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Morocco: Demonstrations Demand Change and Social Justice

Translated Friday 25 March 2011, by Gene Zbikowski and reviewed by Henry Crapo

Several thousand Moroccans demonstrated on March 20, in Rabat and Casablanca notably, to demand more democracy and social justice, despite the recent announcement of deep political reforms made by King Mohammed VI.

“The Moroccan people demand change,” chanted the demonstrators in Rabat in the morning of March 20, calling for the “resignation of the government,” while protest signs proclaimed “freedom and dignity for the Moroccan people.” Some 4,000 people, including a goodly number of Islamists and veiled women rallied before beginning a march.

In Casablanca, more than 10,000 people also marched, chanting “No to corruption and patronage in government,” according to an AFP reporter. Some slogans called for “A king who reigns but does not rule.”

Marches and rallies were also scheduled in other Moroccan cities in response to the call issued by the “February 20 Movement,” a movement started by young Moroccans on the Facebook social network, hard on the heels of the events in Tunisia and Egypt. No incidents were reported at the end of the morning and the police presence in Rabat and Casablanca was discrete.

The call to demonstrate is backed by the youth organization Justice and Charity, considered to be the main Islamist movement in Morocco, as well as by several associations and NGOs, such as the Moroccan Association for Human Rights (AMDH). The demonstration in Casablanca appeared to be larger than on the first day of national demonstrations on February 20, according to on-the-spot journalists. The “February 20 Movement” had maintained its call to demonstrate, despite the promise of reforms made by King Mohammed VI on March 9 in a speech that was hailed by many countries, including the United States and France.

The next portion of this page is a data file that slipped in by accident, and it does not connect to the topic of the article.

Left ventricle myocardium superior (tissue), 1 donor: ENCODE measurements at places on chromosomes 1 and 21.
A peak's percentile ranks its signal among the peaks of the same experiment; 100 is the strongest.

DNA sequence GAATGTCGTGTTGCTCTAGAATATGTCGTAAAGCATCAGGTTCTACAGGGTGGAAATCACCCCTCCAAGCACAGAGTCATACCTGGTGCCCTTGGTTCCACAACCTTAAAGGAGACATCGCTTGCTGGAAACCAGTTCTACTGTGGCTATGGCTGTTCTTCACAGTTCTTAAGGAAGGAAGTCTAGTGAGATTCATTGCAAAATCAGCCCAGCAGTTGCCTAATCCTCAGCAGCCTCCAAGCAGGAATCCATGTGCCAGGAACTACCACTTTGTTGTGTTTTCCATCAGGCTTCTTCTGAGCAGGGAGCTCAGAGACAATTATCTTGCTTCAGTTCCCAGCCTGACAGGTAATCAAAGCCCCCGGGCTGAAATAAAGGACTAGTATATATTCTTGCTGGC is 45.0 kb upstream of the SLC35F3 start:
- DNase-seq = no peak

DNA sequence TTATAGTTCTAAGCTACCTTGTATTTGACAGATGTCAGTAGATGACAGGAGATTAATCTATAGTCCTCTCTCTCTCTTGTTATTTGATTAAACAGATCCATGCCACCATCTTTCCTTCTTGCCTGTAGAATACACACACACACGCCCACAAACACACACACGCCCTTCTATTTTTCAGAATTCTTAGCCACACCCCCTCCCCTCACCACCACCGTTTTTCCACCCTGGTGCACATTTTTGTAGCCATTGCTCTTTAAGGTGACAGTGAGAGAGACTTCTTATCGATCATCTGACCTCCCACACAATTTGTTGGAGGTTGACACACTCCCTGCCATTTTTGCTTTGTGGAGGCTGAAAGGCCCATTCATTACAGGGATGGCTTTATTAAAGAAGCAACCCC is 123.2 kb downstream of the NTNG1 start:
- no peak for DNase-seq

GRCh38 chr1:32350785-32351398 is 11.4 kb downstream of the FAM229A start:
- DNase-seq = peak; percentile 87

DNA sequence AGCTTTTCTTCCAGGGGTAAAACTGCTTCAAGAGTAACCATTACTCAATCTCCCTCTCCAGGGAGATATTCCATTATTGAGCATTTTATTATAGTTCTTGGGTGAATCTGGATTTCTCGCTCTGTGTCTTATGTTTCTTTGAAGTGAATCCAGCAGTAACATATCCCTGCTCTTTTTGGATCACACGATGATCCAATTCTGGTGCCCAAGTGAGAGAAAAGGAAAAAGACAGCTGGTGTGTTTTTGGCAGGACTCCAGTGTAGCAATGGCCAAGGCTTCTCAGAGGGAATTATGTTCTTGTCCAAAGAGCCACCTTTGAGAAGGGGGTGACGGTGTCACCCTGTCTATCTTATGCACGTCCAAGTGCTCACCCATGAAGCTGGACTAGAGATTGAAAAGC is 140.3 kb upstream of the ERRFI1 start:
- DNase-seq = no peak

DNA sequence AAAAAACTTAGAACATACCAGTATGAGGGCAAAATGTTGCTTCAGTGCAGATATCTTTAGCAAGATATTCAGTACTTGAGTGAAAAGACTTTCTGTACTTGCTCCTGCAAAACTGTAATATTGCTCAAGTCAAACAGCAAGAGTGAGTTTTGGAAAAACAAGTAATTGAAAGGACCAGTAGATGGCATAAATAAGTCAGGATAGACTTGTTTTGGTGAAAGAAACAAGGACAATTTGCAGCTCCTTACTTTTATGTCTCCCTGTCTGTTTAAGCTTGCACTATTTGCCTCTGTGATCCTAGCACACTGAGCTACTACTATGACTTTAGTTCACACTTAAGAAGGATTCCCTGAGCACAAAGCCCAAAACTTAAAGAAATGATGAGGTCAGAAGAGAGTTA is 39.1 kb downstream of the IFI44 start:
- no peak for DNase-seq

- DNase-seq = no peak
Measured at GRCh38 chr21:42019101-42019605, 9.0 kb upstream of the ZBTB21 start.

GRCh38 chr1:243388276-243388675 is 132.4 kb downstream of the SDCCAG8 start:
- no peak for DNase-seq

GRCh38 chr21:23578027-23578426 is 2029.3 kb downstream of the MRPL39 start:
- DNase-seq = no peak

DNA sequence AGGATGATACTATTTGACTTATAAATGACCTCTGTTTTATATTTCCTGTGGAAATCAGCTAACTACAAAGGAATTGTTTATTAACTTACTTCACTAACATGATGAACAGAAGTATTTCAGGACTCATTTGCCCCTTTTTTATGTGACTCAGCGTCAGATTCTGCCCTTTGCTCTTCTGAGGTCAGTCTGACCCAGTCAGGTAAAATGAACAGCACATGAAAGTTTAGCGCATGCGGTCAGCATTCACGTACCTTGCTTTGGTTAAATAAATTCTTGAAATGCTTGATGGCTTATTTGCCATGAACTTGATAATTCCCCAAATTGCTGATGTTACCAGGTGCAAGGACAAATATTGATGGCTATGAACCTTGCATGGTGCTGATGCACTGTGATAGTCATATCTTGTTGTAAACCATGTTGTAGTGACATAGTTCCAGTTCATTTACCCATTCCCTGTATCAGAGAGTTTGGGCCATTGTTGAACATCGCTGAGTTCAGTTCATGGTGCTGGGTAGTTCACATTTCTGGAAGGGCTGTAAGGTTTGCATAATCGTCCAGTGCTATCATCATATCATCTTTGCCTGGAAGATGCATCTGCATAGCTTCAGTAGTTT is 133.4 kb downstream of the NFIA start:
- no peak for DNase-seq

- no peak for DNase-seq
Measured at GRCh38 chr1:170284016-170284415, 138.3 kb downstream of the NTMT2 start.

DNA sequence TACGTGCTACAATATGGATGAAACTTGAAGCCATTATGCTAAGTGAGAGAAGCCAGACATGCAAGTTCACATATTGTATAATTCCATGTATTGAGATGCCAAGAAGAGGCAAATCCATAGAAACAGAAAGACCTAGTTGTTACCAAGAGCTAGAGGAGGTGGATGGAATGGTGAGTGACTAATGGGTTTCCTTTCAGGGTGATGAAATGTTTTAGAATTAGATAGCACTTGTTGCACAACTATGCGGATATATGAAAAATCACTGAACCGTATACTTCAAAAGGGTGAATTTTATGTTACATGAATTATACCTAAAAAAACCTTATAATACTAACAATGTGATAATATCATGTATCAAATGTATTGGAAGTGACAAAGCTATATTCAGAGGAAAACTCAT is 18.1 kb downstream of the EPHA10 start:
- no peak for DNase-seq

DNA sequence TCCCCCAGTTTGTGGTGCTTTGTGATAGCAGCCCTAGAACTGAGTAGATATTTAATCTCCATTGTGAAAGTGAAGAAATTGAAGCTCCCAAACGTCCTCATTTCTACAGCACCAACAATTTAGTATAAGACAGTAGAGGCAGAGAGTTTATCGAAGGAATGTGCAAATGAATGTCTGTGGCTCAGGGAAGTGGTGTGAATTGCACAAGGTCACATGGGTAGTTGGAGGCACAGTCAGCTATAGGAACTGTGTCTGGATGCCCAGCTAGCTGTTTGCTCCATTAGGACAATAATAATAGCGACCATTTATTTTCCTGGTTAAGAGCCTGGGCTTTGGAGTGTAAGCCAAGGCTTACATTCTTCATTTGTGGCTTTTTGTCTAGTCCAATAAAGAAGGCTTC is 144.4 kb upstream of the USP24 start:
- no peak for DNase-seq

The Sharifian monarch announced a series of important measures: setting up a commission to revise the Constitution, the independence of the judiciary, the separation of powers and the reinforcement of the powers of the prime minister, which seem to initiate an evolution towards a parliamentary monarchy.

The demonstrators, however, wanted to keep up the pressure on the authorities. “We want to maintain the pressure so that reforms are realized in the area of human rights and political and social rights,” Settik Lahrach of the NGO “Truth and Justice Forum” stated in Rabat.

“We want a democratic Constitution /…/ The young people are demanding jobs, the right to an education and free health care and a life in dignity,” Amine Abdelhamid of the AMDH stated.

In Casablanca, the demonstrators called for a “Constitution expressing the popular will” and one that is not “granted” from on high. The “February 20 Movement” also decided to maintain its slogan to protest against the use of force to break up a demonstration on March 13 in Casablanca. Amnesty International, the human rights organization, mentioned that incident and called on Morocco to avoid all violence against the demonstrators on March 20.

For more information: Au Maroc, le pouvoir craint la contagion

See also: Our slideshow on the demonstrations in Rabat et Casablanca on 6 and 9 March.

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